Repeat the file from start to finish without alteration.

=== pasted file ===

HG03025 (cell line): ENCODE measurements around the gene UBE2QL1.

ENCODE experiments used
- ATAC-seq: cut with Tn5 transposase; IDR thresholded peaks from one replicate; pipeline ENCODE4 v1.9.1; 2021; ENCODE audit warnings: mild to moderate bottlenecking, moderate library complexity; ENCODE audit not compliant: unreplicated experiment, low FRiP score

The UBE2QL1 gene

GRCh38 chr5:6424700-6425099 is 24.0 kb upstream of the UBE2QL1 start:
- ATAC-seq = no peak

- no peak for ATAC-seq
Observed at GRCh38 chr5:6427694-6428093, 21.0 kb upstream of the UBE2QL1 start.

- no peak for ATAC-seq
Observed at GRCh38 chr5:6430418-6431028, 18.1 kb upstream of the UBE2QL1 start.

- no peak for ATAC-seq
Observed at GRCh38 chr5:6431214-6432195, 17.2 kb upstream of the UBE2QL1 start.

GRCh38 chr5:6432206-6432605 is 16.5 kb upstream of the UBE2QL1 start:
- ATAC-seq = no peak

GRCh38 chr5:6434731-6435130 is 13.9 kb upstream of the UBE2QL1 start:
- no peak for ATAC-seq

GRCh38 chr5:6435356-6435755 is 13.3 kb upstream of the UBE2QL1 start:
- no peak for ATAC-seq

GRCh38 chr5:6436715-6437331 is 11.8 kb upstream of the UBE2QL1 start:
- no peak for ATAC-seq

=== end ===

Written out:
HG03025 (cell line): ENCODE measurements around the gene UBE2QL1.

ENCODE experiments used
- ATAC-seq: cut with Tn5 transposase; IDR thresholded peaks from one replicate; pipeline ENCODE4 v1.9.1; 2021; ENCODE audit warnings: mild to moderate bottlenecking, moderate library complexity; ENCODE audit not compliant: unreplicated experiment, low FRiP score

The UBE2QL1 gene

GRCh38 chr5:6424700-6425099 is 24.0 kb upstream of the UBE2QL1 start:
- ATAC-seq = no peak

- no peak for ATAC-seq
Observed at GRCh38 chr5:6427694-6428093, 21.0 kb upstream of the UBE2QL1 start.

- no peak for ATAC-seq
Observed at GRCh38 chr5:6430418-6431028, 18.1 kb upstream of the UBE2QL1 start.

- no peak for ATAC-seq
Observed at GRCh38 chr5:6431214-6432195, 17.2 kb upstream of the UBE2QL1 start.

GRCh38 chr5:6432206-6432605 is 16.5 kb upstream of the UBE2QL1 start:
- ATAC-seq = no peak

GRCh38 chr5:6434731-6435130 is 13.9 kb upstream of the UBE2QL1 start:
- no peak for ATAC-seq

GRCh38 chr5:6435356-6435755 is 13.3 kb upstream of the UBE2QL1 start:
- no peak for ATAC-seq

GRCh38 chr5:6436715-6437331 is 11.8 kb upstream of the UBE2QL1 start:
- no peak for ATAC-seq